03/01/2013 01:29 pm ET

Paula Lopez Had 'Medical Emergency' During Disappearance, Anchorwoman's Family Says

A California newswoman experienced an unspecified "medical condition" that prevented her from communicating with others during a major search mission to find her on Wednesday, her family said.

Paula Lopez's family reported her missing half an hour after she was last seen in her Santa Barbara home on Wednesday morning. About eight hours later, the KEYT newscaster was home safe.

Initially, the 48-year-old's family wouldn't say what caused her to go missing or why they were so quickly panicked since they'd seen her 30 minutes before they called authorities for help.

On Thursday, they released a statement to her station that hinted at their reason for alarm.

"We are extremely grateful to the Santa Barbara community and to the multitude of Paula’s well-wishers who shared in our concern for Paula yesterday. As a family, we were very alarmed because Paula was experiencing a medical condition that caused her to be unable to communicate with us," the statement said.

"She is now receiving appropriate medical care and we hope and expect that her treatment will enable her to recover quickly. We would especially like to thank the representatives of the office of the Santa Barbara County sheriff and its search and rescue unit for the diligent and professional assistance they provided to us during Paula’s medical emergency."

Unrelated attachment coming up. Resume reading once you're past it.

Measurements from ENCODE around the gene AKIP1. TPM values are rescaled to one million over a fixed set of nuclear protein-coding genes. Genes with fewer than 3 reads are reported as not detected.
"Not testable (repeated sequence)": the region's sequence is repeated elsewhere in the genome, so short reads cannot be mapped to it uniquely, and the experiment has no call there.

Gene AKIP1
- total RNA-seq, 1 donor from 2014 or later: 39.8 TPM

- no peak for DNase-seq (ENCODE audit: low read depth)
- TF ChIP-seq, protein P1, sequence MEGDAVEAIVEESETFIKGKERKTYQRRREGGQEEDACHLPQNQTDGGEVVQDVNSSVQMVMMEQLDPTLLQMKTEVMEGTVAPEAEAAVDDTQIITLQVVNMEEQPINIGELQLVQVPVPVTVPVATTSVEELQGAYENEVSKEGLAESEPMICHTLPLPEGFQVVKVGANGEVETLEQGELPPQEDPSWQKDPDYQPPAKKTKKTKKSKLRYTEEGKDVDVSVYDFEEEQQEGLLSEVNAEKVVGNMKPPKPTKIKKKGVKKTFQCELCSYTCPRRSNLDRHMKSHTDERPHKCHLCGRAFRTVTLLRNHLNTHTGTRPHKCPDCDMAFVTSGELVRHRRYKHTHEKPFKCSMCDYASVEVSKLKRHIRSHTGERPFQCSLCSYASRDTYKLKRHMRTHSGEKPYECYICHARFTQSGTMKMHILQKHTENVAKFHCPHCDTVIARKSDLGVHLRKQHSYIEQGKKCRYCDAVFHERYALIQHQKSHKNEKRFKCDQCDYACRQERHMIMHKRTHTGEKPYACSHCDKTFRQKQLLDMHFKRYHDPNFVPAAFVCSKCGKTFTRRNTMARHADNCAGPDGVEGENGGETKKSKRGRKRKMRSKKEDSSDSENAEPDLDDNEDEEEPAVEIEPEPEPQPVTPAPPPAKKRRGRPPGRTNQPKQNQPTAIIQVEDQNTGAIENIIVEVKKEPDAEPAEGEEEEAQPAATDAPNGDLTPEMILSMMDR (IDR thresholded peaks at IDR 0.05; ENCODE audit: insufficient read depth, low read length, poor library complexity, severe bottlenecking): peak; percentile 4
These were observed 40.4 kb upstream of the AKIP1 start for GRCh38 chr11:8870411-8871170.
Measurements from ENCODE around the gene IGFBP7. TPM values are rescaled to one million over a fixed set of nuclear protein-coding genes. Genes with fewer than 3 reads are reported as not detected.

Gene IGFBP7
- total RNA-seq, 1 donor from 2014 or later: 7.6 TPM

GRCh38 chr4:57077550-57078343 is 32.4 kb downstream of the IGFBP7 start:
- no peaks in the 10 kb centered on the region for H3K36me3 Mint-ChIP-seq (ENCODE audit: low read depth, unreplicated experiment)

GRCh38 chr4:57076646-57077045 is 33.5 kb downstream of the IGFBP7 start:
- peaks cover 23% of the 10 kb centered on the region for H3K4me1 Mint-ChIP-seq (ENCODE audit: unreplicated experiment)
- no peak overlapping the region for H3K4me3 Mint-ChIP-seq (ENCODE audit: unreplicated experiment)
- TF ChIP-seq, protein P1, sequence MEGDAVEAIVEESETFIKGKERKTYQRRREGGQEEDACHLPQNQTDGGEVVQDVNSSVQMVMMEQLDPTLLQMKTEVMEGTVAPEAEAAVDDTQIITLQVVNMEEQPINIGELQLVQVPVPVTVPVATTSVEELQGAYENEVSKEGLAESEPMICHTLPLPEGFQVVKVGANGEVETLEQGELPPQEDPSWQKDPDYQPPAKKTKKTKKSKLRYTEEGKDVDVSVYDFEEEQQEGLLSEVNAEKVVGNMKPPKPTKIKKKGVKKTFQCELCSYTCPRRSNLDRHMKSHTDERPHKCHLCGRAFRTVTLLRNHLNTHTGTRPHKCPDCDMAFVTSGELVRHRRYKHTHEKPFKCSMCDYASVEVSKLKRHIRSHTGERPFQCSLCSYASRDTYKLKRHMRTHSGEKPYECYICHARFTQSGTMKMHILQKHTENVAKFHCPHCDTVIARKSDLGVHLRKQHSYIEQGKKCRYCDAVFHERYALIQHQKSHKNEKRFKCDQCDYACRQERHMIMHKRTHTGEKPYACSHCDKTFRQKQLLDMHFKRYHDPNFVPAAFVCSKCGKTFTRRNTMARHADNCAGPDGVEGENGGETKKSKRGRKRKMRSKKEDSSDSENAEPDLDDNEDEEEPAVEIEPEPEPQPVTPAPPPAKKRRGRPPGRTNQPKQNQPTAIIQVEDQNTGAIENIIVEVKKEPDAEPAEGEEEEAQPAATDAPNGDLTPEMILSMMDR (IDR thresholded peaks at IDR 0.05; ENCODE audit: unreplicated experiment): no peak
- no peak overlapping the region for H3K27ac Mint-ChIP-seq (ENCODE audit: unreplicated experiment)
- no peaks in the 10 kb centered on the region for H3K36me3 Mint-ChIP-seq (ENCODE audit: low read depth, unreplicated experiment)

They wouldn't provide details however, saying it was a private matter, the Associated Press wrote.

The anchorwoman had called in sick the evening before her disappearance.

The Santa Barbara County sheriff deployed search dogs and a helicopter. Some wondered if Lopez, a married mother of three, got special treatment, because police often wait a day before launching a search.

The quick response was necessary because Lopez was "an at risk missing person," a sheriff's department spokesperson told Radar. "Her family had serious reason to be concerned about her welfare and to think that she could need urgent medical attention."

Cameras recorded her returning home on Wednesday evening in a car driven by her husband Frank Ochoa, a Superior Court judge, the Los Angeles Times reported.